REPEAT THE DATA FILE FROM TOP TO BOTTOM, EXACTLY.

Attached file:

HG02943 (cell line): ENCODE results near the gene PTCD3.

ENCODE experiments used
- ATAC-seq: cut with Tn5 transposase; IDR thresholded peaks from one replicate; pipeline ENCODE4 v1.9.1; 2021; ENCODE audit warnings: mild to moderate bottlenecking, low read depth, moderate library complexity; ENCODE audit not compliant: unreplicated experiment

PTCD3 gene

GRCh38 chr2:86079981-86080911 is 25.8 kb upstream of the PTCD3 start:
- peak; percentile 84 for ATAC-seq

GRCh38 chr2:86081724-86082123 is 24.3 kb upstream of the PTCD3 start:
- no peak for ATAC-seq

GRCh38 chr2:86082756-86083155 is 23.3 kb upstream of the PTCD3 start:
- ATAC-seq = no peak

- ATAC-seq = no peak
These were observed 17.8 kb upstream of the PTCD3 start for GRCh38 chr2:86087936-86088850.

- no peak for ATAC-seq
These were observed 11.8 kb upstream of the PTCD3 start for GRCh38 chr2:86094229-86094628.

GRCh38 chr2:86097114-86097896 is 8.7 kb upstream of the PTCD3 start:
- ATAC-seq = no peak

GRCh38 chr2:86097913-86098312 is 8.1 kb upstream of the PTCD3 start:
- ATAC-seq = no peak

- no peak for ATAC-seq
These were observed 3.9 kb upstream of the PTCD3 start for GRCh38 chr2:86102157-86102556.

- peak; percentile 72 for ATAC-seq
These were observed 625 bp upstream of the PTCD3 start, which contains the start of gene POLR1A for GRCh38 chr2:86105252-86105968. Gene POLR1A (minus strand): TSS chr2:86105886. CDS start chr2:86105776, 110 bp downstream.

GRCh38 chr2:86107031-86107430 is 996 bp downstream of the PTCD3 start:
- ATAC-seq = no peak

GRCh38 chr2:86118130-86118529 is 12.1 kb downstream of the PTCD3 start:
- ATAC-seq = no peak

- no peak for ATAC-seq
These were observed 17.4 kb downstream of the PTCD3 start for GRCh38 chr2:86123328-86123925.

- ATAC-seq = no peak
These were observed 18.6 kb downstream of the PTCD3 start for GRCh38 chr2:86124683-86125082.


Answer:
HG02943 (cell line): ENCODE results near the gene PTCD3.

ENCODE experiments used
- ATAC-seq: cut with Tn5 transposase; IDR thresholded peaks from one replicate; pipeline ENCODE4 v1.9.1; 2021; ENCODE audit warnings: mild to moderate bottlenecking, low read depth, moderate library complexity; ENCODE audit not compliant: unreplicated experiment

PTCD3 gene

GRCh38 chr2:86079981-86080911 is 25.8 kb upstream of the PTCD3 start:
- peak; percentile 84 for ATAC-seq

GRCh38 chr2:86081724-86082123 is 24.3 kb upstream of the PTCD3 start:
- no peak for ATAC-seq

GRCh38 chr2:86082756-86083155 is 23.3 kb upstream of the PTCD3 start:
- ATAC-seq = no peak

- ATAC-seq = no peak
These were observed 17.8 kb upstream of the PTCD3 start for GRCh38 chr2:86087936-86088850.

- no peak for ATAC-seq
These were observed 11.8 kb upstream of the PTCD3 start for GRCh38 chr2:86094229-86094628.

GRCh38 chr2:86097114-86097896 is 8.7 kb upstream of the PTCD3 start:
- ATAC-seq = no peak

GRCh38 chr2:86097913-86098312 is 8.1 kb upstream of the PTCD3 start:
- ATAC-seq = no peak

- no peak for ATAC-seq
These were observed 3.9 kb upstream of the PTCD3 start for GRCh38 chr2:86102157-86102556.

- peak; percentile 72 for ATAC-seq
These were observed 625 bp upstream of the PTCD3 start, which contains the start of gene POLR1A for GRCh38 chr2:86105252-86105968. Gene POLR1A (minus strand): TSS chr2:86105886. CDS start chr2:86105776, 110 bp downstream.

GRCh38 chr2:86107031-86107430 is 996 bp downstream of the PTCD3 start:
- ATAC-seq = no peak

GRCh38 chr2:86118130-86118529 is 12.1 kb downstream of the PTCD3 start:
- ATAC-seq = no peak

- no peak for ATAC-seq
These were observed 17.4 kb downstream of the PTCD3 start for GRCh38 chr2:86123328-86123925.

- ATAC-seq = no peak
These were observed 18.6 kb downstream of the PTCD3 start for GRCh38 chr2:86124683-86125082.